B&Q and Wickes, two of Britain's biggest DIY stores, have been caught selling plywood falsely labelled as FSC certified.
The company selling the plywood, Asia Plywood Company, is the largest exporter of Meranti wood and plywood in Malaysia. The website Sarawak Report explains that Asia Plywood Company got its FSC certificate not for the timber it logs in Sarawak, but "by pledging that at least 70% of the content of its finished plywood was now being sourced from New Zealand plantation pine."
In fact, the plywood on sale in the UK was "almost completely made up of tropical hardwood, such as meranti wood," Sarawak Report notes...[Continue]
FSC-Watch has received the following posting from a correspondent with "fifteen years' experience as an auditor of FSC systems". Like many people who have worked within the FSC system, and know first-hand the kinds of problems pointed out repeatedly on FSC-Watch, the contributor wishes to make their views known anonymously.
The contribution starts by pointing out, rightly, that the Chain of Custody system is something to which FSC-Watch has paid little attention over the last four years. The problem is simply that the CoC system is so opaque that there is almost no information available to analyse or on which to comment...[Continue]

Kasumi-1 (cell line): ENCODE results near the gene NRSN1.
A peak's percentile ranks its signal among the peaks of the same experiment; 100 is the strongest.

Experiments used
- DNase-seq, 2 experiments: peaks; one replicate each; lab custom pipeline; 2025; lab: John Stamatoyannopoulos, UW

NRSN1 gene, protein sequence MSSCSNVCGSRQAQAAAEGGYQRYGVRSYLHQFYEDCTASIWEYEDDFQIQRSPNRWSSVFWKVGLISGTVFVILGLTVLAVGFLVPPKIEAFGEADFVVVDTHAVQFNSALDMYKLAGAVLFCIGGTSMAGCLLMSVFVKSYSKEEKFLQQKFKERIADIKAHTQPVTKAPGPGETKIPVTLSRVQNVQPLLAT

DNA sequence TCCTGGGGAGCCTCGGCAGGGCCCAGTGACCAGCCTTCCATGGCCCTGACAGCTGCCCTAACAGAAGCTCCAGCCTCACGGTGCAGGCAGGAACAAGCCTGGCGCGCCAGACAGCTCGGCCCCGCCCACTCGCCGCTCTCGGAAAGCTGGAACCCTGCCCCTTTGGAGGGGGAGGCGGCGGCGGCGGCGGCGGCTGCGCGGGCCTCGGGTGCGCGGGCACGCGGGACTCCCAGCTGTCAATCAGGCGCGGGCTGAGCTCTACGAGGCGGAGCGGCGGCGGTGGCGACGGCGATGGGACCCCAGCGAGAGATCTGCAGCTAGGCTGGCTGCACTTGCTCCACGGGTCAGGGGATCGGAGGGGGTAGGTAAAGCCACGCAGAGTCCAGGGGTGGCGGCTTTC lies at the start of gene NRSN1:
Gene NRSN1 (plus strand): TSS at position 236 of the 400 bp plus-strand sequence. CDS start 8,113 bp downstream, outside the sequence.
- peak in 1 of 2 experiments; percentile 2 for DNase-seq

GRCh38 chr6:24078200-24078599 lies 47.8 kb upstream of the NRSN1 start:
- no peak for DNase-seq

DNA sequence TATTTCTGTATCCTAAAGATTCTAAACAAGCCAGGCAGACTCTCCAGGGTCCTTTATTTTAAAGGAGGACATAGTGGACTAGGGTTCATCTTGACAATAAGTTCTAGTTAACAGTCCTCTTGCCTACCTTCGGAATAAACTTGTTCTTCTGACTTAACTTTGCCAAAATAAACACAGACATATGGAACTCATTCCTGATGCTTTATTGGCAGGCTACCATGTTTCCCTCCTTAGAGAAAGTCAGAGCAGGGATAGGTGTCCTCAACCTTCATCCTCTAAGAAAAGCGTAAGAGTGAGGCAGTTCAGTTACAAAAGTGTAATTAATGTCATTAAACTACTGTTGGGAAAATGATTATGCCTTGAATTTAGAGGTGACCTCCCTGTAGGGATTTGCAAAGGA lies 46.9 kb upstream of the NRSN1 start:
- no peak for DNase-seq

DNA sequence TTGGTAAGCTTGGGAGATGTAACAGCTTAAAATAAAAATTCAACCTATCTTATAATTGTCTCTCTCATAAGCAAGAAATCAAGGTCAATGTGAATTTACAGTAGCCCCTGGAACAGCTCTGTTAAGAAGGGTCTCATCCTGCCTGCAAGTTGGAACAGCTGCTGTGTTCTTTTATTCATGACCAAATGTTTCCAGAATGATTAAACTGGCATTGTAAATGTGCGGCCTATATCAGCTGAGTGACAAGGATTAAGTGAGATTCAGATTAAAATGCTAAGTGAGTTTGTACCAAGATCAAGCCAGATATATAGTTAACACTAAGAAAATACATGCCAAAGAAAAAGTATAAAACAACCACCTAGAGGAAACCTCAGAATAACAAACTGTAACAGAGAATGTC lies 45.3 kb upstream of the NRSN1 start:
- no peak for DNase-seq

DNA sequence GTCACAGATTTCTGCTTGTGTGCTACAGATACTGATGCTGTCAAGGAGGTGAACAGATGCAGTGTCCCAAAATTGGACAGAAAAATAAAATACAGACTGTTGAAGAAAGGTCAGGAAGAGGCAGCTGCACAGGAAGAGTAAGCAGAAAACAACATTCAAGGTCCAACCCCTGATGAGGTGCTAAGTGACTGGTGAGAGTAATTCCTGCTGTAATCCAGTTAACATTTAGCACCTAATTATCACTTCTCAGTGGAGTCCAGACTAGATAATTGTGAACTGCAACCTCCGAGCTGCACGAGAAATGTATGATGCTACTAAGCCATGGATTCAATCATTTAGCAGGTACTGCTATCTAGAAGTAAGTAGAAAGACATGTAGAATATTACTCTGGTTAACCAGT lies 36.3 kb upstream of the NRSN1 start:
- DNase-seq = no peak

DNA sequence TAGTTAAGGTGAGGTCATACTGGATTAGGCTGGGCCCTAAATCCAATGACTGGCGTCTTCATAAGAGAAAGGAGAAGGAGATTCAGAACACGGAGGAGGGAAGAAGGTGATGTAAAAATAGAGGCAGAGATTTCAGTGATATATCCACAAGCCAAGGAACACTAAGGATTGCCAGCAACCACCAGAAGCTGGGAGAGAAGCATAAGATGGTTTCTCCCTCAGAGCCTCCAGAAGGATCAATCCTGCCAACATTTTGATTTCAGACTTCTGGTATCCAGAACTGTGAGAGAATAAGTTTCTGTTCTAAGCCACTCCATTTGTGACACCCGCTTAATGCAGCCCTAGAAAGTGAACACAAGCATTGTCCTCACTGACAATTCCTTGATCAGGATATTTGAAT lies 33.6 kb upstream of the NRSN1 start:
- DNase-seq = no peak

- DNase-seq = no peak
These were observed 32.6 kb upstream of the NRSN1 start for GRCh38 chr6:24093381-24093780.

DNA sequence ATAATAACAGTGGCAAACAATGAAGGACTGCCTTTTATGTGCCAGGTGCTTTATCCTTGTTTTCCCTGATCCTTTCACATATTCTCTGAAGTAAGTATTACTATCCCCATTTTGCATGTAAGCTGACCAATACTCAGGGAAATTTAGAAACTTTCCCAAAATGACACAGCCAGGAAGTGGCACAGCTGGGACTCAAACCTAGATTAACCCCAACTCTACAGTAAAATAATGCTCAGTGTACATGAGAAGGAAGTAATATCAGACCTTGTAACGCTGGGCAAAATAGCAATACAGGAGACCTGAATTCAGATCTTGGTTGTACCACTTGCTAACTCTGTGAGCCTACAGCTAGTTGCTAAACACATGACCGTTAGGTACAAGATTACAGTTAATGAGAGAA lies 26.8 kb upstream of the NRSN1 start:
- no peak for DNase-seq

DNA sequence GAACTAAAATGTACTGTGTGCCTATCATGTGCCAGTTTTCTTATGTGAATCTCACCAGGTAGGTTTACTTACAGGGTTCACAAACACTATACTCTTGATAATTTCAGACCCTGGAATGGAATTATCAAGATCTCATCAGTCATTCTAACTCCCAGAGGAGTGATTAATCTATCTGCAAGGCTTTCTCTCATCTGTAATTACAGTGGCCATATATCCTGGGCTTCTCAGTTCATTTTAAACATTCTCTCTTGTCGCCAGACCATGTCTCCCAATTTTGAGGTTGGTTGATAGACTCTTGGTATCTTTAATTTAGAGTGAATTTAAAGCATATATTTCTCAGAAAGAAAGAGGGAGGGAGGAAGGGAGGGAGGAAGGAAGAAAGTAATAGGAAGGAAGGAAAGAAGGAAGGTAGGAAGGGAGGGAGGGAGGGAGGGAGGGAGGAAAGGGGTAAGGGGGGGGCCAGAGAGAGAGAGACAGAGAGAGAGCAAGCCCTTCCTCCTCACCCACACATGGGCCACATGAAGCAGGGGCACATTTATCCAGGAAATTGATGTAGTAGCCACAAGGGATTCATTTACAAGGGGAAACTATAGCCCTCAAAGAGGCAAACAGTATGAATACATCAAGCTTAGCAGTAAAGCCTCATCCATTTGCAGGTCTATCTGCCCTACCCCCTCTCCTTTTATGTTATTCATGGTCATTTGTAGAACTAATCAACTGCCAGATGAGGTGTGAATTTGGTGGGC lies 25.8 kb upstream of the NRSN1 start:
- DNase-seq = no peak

Today, the Environmental Investigation Agency (EIA) and Telepak release a report about illegal logging in the Mekong Region. The report, titled "Borderlines: Vietnam's Booming Furniture Industry and Timber Smuggling in the Mekong Region" documents how timber is illegally transported from Laos to Vietnam, where it is made into furniture. Furniture exports from Vietnam are expanding dramatically, relying on huge quantities of illegally-logged timber from Laos and Cambodia...[Continue]
The FSC is set to continue on its seemingly inexorable slide into becoming a 'self-certification' system with new changes to the Chain of Custody procedures. As announced in the most recent FSC Newsletter (see below), the FSC is currently piloting what are called 'multi-site' procedures, in which the FSC's accredited certifiers would not actually check all the relevent company facilities in order to issue a Chain of Custody certificate.
This will add a further layer of discredit to what is already an opaque, muddled and highly doubtful system...[Continue]